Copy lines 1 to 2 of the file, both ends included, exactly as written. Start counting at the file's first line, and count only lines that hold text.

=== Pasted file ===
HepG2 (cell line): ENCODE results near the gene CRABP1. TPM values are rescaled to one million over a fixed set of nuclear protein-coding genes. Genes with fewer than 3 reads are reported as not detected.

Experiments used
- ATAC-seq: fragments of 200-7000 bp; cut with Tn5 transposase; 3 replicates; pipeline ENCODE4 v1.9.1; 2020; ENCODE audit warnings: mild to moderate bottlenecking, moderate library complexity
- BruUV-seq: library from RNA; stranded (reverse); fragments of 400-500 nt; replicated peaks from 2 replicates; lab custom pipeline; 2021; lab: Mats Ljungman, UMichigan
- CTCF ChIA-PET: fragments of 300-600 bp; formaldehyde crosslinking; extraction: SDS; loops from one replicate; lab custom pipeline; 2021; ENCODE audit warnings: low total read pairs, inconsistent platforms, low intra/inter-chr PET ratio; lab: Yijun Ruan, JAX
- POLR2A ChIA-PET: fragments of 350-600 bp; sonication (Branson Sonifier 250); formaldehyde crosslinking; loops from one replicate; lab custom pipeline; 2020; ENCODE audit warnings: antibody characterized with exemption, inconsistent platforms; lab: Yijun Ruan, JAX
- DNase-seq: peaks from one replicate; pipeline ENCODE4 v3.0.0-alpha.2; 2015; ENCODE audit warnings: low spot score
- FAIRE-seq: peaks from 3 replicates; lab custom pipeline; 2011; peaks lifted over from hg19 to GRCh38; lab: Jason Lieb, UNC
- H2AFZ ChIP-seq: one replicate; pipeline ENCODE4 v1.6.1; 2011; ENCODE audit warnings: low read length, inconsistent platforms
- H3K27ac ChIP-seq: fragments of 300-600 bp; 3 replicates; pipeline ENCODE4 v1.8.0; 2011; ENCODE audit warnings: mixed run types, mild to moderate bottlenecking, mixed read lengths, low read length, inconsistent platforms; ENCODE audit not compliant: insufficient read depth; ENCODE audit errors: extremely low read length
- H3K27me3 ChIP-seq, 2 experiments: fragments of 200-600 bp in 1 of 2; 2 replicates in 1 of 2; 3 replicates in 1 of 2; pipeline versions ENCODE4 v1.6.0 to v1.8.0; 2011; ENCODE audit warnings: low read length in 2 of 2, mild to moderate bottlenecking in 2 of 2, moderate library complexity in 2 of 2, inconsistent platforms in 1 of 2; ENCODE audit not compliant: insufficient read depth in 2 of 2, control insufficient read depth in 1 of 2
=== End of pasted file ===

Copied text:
HepG2 (cell line): ENCODE results near the gene CRABP1. TPM values are rescaled to one million over a fixed set of nuclear protein-coding genes. Genes with fewer than 3 reads are reported as not detected.

Experiments used